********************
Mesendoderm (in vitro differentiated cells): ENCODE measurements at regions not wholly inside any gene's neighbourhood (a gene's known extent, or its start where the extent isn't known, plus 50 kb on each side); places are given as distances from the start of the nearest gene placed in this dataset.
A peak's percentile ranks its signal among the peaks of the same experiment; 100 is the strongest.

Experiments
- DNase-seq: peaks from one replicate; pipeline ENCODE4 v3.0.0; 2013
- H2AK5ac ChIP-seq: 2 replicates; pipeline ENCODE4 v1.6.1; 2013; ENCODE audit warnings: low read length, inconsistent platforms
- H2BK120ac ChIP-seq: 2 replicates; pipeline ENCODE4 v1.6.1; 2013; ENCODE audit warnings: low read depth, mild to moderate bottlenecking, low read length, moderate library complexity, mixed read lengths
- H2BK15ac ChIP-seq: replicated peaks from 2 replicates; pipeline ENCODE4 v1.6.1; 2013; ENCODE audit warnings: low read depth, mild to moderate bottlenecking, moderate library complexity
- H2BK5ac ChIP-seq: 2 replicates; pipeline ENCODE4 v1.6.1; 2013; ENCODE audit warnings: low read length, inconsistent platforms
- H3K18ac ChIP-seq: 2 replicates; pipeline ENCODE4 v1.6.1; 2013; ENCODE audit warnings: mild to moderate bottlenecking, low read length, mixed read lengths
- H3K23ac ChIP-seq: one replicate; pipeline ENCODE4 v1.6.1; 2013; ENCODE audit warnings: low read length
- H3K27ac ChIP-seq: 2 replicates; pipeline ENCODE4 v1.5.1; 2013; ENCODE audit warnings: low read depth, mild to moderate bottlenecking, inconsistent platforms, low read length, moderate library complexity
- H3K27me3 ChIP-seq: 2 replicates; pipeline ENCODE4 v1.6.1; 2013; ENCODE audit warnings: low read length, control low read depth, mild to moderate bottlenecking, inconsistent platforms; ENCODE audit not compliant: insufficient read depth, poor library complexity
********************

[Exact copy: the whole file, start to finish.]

Mesendoderm (in vitro differentiated cells): ENCODE measurements at regions not wholly inside any gene's neighbourhood (a gene's known extent, or its start where the extent isn't known, plus 50 kb on each side); places are given as distances from the start of the nearest gene placed in this dataset.
A peak's percentile ranks its signal among the peaks of the same experiment; 100 is the strongest.

Experiments
- DNase-seq: peaks from one replicate; pipeline ENCODE4 v3.0.0; 2013
- H2AK5ac ChIP-seq: 2 replicates; pipeline ENCODE4 v1.6.1; 2013; ENCODE audit warnings: low read length, inconsistent platforms
- H2BK120ac ChIP-seq: 2 replicates; pipeline ENCODE4 v1.6.1; 2013; ENCODE audit warnings: low read depth, mild to moderate bottlenecking, low read length, moderate library complexity, mixed read lengths
- H2BK15ac ChIP-seq: replicated peaks from 2 replicates; pipeline ENCODE4 v1.6.1; 2013; ENCODE audit warnings: low read depth, mild to moderate bottlenecking, moderate library complexity
- H2BK5ac ChIP-seq: 2 replicates; pipeline ENCODE4 v1.6.1; 2013; ENCODE audit warnings: low read length, inconsistent platforms
- H3K18ac ChIP-seq: 2 replicates; pipeline ENCODE4 v1.6.1; 2013; ENCODE audit warnings: mild to moderate bottlenecking, low read length, mixed read lengths
- H3K23ac ChIP-seq: one replicate; pipeline ENCODE4 v1.6.1; 2013; ENCODE audit warnings: low read length
- H3K27ac ChIP-seq: 2 replicates; pipeline ENCODE4 v1.5.1; 2013; ENCODE audit warnings: low read depth, mild to moderate bottlenecking, inconsistent platforms, low read length, moderate library complexity
- H3K27me3 ChIP-seq: 2 replicates; pipeline ENCODE4 v1.6.1; 2013; ENCODE audit warnings: low read length, control low read depth, mild to moderate bottlenecking, inconsistent platforms; ENCODE audit not compliant: insufficient read depth, poor library complexity